Abstract: The objective of this study was to evaluate genotype by environment interactions for growth rate and carcass leanness in organic and conventional pig production environments. Organic breeding values for fattening traits were estimated for 37 Hampshire Al-boars based on slaughter records registered for 1805 crossbred offspring raised in an organic environment. The offspring were born and raised in herds certified for organic production. The statistical model included the fixed effects of sex, litter size at 2 weeks and herd. It also included the random effects of herd-year-season, birth litter and animal. Conventional breeding values for the same boars were captured from the breeding organization's genetic evaluation. In the organic environment h(2) was estimated to 0.30 and 0.37 for growth rate and carcass leanness, respectively (r(g)=-0.11). Spearman rank correlations between organic and conventional breeding values, based on 29 boars with >= 20 progenies, were 0.48 for growth rate and 0.42 for carcass leanness. Both correlations were significantly different from 0 and 1. In conclusion, the results of the present study indicate weak genotype by environment interactions for both growth rate and carcass leanness in organic and conventional pig production environments, and there is some re-ranking of boars' breeding values between environments. © 2008 Elsevier B.V. All rights reserved.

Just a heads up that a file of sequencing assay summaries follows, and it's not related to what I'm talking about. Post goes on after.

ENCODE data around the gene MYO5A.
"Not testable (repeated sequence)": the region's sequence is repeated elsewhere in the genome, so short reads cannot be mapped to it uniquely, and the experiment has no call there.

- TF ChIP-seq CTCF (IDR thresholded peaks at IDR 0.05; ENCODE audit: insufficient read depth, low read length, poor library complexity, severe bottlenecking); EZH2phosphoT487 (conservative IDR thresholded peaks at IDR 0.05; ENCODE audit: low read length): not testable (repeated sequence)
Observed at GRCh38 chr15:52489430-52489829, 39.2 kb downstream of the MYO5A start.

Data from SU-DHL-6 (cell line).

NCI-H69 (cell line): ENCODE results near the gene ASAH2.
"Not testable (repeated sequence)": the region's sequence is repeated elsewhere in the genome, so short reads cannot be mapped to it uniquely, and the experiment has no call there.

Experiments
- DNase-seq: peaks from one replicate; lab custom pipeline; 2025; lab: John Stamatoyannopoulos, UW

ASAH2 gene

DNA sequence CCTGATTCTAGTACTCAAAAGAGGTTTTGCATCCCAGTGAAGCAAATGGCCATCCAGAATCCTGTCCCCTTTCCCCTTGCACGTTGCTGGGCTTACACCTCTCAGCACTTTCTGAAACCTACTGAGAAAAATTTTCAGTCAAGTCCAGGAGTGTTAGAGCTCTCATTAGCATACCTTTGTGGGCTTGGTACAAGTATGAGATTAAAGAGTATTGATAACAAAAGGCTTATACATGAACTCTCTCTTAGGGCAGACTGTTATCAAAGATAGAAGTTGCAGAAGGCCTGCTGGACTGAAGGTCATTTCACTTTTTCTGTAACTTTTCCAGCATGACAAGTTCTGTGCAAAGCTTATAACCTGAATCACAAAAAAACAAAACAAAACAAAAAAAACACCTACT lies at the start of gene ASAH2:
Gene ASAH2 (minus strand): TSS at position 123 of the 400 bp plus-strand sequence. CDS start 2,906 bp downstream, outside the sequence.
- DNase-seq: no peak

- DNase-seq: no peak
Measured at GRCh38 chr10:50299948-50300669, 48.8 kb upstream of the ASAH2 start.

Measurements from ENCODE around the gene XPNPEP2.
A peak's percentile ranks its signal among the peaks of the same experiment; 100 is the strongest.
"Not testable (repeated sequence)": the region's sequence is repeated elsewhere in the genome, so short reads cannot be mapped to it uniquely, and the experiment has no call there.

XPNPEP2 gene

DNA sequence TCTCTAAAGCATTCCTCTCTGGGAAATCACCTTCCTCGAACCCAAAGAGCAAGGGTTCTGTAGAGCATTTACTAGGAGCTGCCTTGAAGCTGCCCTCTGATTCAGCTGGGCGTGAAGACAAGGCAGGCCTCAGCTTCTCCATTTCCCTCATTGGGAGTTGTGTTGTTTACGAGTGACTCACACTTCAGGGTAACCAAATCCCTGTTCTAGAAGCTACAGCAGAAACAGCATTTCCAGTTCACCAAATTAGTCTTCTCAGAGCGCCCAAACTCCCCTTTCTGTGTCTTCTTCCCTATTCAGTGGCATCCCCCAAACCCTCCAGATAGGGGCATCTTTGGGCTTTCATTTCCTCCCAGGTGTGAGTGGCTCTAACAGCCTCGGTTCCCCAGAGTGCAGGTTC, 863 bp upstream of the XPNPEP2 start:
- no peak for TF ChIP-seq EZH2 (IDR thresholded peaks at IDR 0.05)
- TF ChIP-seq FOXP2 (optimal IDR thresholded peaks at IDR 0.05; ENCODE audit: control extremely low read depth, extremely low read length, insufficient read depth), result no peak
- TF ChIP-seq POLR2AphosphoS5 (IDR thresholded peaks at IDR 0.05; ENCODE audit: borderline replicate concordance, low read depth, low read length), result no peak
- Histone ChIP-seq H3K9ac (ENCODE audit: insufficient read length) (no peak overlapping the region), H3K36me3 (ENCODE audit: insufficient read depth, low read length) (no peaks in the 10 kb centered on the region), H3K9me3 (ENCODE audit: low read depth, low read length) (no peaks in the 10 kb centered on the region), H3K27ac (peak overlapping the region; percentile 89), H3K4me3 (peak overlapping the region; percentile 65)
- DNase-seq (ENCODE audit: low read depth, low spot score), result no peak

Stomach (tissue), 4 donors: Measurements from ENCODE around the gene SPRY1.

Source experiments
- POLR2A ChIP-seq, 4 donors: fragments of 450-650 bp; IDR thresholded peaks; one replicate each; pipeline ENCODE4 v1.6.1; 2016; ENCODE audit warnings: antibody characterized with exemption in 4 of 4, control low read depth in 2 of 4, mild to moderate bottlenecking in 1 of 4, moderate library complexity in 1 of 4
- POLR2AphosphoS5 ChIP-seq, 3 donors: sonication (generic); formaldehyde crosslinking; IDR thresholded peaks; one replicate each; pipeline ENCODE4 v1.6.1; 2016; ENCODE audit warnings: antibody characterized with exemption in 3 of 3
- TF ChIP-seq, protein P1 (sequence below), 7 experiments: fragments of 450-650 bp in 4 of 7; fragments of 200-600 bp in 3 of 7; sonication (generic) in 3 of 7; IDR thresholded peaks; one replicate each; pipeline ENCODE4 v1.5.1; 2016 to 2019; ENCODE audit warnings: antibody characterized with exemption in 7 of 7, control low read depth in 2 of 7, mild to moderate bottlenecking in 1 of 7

Reference: Wallenbeck, A., Rydhmer, L., and Lundeheim, N. (2009). GxE interactions for growth and carcass leanness: Re-ranking of boars in organic and conventional pig production. Livestock Science 123(2-3): 154-160. Available online at: http://dx.doi.org/10.1016/j.livsci.2008.11.003